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Dr.Elamaran.E Senior Resident Dept.

of CTVS,JIPMER

Congenital cardiac anomaly


Atrioventricular concordance and Ventriculo arterial discordance. Aorta arises from the morphologic right ventricle and the pulmonary artery arises from the morphologic left ventricle.

Morphologic

description of TGA Baillie(1797) Transposition of the aorta and pulmonary artery was coined - Farre (1814)
Surgery

for TGA Atrial septectomy - Blalock and Hanlon(1950) Balloon atrial septostomy - Rashkind and Miller - (1966)

Partial

physiological correction Lillehei

(1953)
Physiologic

correction at the atrial level Senning(1959) and Mustard(1963) switch procedure Jatene (1975)

Arterial

Etiology

for transposition of the great arteries is unknown and is presumed to be multifactorial.


association in infants of diabetic

Common

mothers.

Persistence

of sub Aortic conus and absorption of sub pulmonary conus of the Truncus Arteriosus to septate normally

Failure

Transposition

of the great arteries (TGA) is the most common cyanotic congenital heart lesion that presents in neonates.
This lesion presents in 5-7% of all patients with congenital heart disease.

Male-to-female

ratio is 2:1. Male predominance increases to 3.3 : 1 (ventricular septum is intact)

Right ventricle Hypertrophied, Sub aortic conus Left ventricle- Normal to thinned out, Pulmonary-Mitral continuity Aorta- Anterior and right of PA Atria Normal (RA>LA) Atrio-Ventricular valves Same level Conduction tissue Normal position and abnormal shape

Normal -2/3 and Abnormal -1/3

The

pulmonary and systemic circulations function in parallel, rather than in series.

When

patients with all varieties of TGA are considered

55%

- 1 month 15% - 6 months 10% - 1 year

Transposition of the great arteries with intact ventricular septum Hypoxia


Transposition of the great arteries with ventricular septal defect cardiac failure Transposition of the great arteries with ventricular septal defect and left ventricular outflow tract obstruction- Hypoxia

Aggressive

medical and surgical management in the neonate has around 90% early and midterm survival

1.

TGA with intact ventricular septum TGA with VSD TGA with VSD and LVOTO TGA with VSD and pulmonary vascular obstructive disease.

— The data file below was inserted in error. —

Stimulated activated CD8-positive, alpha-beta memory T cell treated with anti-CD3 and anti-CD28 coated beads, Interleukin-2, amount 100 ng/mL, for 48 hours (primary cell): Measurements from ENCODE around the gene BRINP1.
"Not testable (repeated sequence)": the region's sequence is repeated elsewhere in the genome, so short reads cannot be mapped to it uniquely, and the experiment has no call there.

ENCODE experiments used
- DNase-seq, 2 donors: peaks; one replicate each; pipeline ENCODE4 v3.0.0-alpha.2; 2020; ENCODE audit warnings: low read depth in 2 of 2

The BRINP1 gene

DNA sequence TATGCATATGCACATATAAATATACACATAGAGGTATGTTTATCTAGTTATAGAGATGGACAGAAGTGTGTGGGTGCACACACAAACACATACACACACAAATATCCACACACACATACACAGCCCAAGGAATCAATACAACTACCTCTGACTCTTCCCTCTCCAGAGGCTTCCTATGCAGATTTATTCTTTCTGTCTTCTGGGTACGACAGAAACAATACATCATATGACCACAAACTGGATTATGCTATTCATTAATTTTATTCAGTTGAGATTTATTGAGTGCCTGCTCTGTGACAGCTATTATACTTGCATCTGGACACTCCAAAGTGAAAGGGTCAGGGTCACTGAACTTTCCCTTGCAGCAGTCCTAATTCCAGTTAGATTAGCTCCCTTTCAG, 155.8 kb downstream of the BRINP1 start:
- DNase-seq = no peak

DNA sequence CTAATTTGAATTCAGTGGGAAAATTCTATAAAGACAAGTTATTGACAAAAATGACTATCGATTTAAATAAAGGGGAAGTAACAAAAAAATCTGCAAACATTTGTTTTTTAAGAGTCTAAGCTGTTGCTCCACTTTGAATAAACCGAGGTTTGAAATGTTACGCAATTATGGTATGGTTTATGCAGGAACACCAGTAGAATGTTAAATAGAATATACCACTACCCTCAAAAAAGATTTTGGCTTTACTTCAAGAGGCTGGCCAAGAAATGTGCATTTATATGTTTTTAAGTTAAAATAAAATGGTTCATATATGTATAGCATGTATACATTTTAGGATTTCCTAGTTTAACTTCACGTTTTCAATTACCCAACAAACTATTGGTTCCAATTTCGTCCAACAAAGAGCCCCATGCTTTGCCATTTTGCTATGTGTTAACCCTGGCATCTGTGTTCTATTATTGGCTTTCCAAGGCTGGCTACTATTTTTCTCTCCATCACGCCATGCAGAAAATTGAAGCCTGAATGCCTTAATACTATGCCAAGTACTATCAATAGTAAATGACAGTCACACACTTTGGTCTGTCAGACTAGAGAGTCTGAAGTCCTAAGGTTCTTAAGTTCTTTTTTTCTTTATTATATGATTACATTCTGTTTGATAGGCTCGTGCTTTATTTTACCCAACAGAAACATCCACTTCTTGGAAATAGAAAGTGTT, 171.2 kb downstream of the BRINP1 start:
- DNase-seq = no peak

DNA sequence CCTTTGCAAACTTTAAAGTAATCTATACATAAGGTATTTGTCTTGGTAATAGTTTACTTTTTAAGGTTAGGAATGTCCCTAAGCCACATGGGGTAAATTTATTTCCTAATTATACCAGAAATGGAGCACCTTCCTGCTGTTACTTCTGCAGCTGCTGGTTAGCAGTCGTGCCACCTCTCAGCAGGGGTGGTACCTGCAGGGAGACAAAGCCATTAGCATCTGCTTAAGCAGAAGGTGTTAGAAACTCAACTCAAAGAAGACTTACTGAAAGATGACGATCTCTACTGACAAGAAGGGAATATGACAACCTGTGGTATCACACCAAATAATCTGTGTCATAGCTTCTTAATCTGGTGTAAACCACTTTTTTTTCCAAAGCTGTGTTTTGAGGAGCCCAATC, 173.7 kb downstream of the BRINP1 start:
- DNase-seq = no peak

2.

3.

4.

Patent

foramen ovale or Atrial septal defect-

75% Ventricular septal defect- 25% -40% Patent ductus Arteriosus-functionally closes by 1 month Left ventricular outflow obstruction-5% Mitral valve-cleft leaflet/accessory chordal tissue Tricuspid valve regurgitation/dysplasia

Symptoms

and clinical presentation

Depend on degree of mixing between the two parallel circulatory circuits.

TGA

with intact ventricular septum Cyanosis within 24 hours

TGA

with VSD congestive heart failure (2 to 4 months) with VSD and LVOTO- similar to TOF

TGA TGA

with VSD and PVOD develop Hypoxia after 6 months

An

oval-or eggshaped cardiac silhouette with a narrow superior mediastinum Mild cardiac enlargement Moderate pulmonary plethora

Simple

TGA Neonates- Arterial switch within 1 month Simple TGA after 30 days
Pulmonary artery banding- Arterial switch after 2 weeks Atrial switch

TGA

with VSD- Arterial switch within few weeks TGA with VSD and LVOTO repair - 6 months

Establishing

Ventriculo-arterial concordance Anatomical correction

Coronary Neo

artery lesions

Aortic valve regurgitation

RVOTO

and LVOTO obstruction

Cardiac

failure- Secondary to severe LV dysfunction(imperfect coronary artery transfer to Neoaorta)


dysfunction Progressive pulmonary vascular disease (1%)

RV

Coronary

events

Physiological correction

Baffle

obstruction and leak disturbances

Rhythm Severe Right

Tricuspid regurgitation

ventricle failure

Low

output early post op period


RV failure

Systemic

Aortic

translocation(TGA with VSD & LVOTO) Nikaidoh


with large VSD and

Damus-Kaye-Stansel(TGA

RVOTO)
TGA

with posterior Aorta- Arterial switch procedure without Lecompte maneuver

Thank You